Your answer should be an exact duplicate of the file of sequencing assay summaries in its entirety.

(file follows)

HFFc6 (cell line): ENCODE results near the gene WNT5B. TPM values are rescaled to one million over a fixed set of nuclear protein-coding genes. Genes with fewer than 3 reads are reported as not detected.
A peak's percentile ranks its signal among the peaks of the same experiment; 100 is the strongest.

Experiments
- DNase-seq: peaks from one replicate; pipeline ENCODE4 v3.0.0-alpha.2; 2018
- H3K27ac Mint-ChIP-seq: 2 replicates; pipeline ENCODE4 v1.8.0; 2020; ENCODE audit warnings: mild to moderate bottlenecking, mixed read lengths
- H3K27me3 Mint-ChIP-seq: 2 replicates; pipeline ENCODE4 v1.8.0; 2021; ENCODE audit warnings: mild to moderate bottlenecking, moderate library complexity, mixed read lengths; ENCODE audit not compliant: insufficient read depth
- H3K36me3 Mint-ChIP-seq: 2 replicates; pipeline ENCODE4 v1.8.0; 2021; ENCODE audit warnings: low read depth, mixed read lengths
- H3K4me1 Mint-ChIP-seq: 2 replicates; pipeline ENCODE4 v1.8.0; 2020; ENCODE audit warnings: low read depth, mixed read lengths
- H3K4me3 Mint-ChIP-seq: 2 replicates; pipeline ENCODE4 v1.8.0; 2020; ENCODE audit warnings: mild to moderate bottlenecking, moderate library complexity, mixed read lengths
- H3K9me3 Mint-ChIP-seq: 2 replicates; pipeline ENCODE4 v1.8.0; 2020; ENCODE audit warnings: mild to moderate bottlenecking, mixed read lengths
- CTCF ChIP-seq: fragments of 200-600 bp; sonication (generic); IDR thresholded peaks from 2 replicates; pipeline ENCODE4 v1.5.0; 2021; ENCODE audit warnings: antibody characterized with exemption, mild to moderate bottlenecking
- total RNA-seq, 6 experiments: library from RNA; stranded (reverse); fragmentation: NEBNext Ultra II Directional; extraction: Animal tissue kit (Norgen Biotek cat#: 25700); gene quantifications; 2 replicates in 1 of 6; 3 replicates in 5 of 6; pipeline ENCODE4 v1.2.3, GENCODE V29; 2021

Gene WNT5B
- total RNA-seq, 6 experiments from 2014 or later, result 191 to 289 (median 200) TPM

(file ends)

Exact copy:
HFFc6 (cell line): ENCODE results near the gene WNT5B. TPM values are rescaled to one million over a fixed set of nuclear protein-coding genes. Genes with fewer than 3 reads are reported as not detected.
A peak's percentile ranks its signal among the peaks of the same experiment; 100 is the strongest.

Experiments
- DNase-seq: peaks from one replicate; pipeline ENCODE4 v3.0.0-alpha.2; 2018
- H3K27ac Mint-ChIP-seq: 2 replicates; pipeline ENCODE4 v1.8.0; 2020; ENCODE audit warnings: mild to moderate bottlenecking, mixed read lengths
- H3K27me3 Mint-ChIP-seq: 2 replicates; pipeline ENCODE4 v1.8.0; 2021; ENCODE audit warnings: mild to moderate bottlenecking, moderate library complexity, mixed read lengths; ENCODE audit not compliant: insufficient read depth
- H3K36me3 Mint-ChIP-seq: 2 replicates; pipeline ENCODE4 v1.8.0; 2021; ENCODE audit warnings: low read depth, mixed read lengths
- H3K4me1 Mint-ChIP-seq: 2 replicates; pipeline ENCODE4 v1.8.0; 2020; ENCODE audit warnings: low read depth, mixed read lengths
- H3K4me3 Mint-ChIP-seq: 2 replicates; pipeline ENCODE4 v1.8.0; 2020; ENCODE audit warnings: mild to moderate bottlenecking, moderate library complexity, mixed read lengths
- H3K9me3 Mint-ChIP-seq: 2 replicates; pipeline ENCODE4 v1.8.0; 2020; ENCODE audit warnings: mild to moderate bottlenecking, mixed read lengths
- CTCF ChIP-seq: fragments of 200-600 bp; sonication (generic); IDR thresholded peaks from 2 replicates; pipeline ENCODE4 v1.5.0; 2021; ENCODE audit warnings: antibody characterized with exemption, mild to moderate bottlenecking
- total RNA-seq, 6 experiments: library from RNA; stranded (reverse); fragmentation: NEBNext Ultra II Directional; extraction: Animal tissue kit (Norgen Biotek cat#: 25700); gene quantifications; 2 replicates in 1 of 6; 3 replicates in 5 of 6; pipeline ENCODE4 v1.2.3, GENCODE V29; 2021

Gene WNT5B
- total RNA-seq, 6 experiments from 2014 or later, result 191 to 289 (median 200) TPM